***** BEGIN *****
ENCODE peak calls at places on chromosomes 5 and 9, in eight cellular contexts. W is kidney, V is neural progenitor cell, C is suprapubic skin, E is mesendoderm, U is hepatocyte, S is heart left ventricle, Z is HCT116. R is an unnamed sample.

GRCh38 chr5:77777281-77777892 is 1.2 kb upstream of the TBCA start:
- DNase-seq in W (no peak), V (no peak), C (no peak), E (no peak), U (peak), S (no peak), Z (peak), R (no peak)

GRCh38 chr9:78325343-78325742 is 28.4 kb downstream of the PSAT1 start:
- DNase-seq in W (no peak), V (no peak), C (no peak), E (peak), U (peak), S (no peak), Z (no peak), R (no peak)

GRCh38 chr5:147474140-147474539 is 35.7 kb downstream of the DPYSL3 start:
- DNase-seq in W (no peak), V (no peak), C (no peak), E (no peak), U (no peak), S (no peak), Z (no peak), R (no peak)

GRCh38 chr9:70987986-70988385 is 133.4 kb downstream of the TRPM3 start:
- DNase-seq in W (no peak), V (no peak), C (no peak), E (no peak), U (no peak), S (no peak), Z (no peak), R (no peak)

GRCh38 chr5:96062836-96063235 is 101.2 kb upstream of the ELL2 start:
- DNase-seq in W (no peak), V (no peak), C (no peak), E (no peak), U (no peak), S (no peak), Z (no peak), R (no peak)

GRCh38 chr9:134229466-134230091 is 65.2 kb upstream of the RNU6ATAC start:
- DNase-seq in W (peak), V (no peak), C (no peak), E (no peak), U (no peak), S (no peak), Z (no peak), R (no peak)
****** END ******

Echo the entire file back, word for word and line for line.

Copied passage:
ENCODE peak calls at places on chromosomes 5 and 9, in eight cellular contexts. W is kidney, V is neural progenitor cell, C is suprapubic skin, E is mesendoderm, U is hepatocyte, S is heart left ventricle, Z is HCT116. R is an unnamed sample.

GRCh38 chr5:77777281-77777892 is 1.2 kb upstream of the TBCA start:
- DNase-seq in W (no peak), V (no peak), C (no peak), E (no peak), U (peak), S (no peak), Z (peak), R (no peak)

GRCh38 chr9:78325343-78325742 is 28.4 kb downstream of the PSAT1 start:
- DNase-seq in W (no peak), V (no peak), C (no peak), E (peak), U (peak), S (no peak), Z (no peak), R (no peak)

GRCh38 chr5:147474140-147474539 is 35.7 kb downstream of the DPYSL3 start:
- DNase-seq in W (no peak), V (no peak), C (no peak), E (no peak), U (no peak), S (no peak), Z (no peak), R (no peak)

GRCh38 chr9:70987986-70988385 is 133.4 kb downstream of the TRPM3 start:
- DNase-seq in W (no peak), V (no peak), C (no peak), E (no peak), U (no peak), S (no peak), Z (no peak), R (no peak)

GRCh38 chr5:96062836-96063235 is 101.2 kb upstream of the ELL2 start:
- DNase-seq in W (no peak), V (no peak), C (no peak), E (no peak), U (no peak), S (no peak), Z (no peak), R (no peak)

GRCh38 chr9:134229466-134230091 is 65.2 kb upstream of the RNU6ATAC start:
- DNase-seq in W (peak), V (no peak), C (no peak), E (no peak), U (no peak), S (no peak), Z (no peak), R (no peak)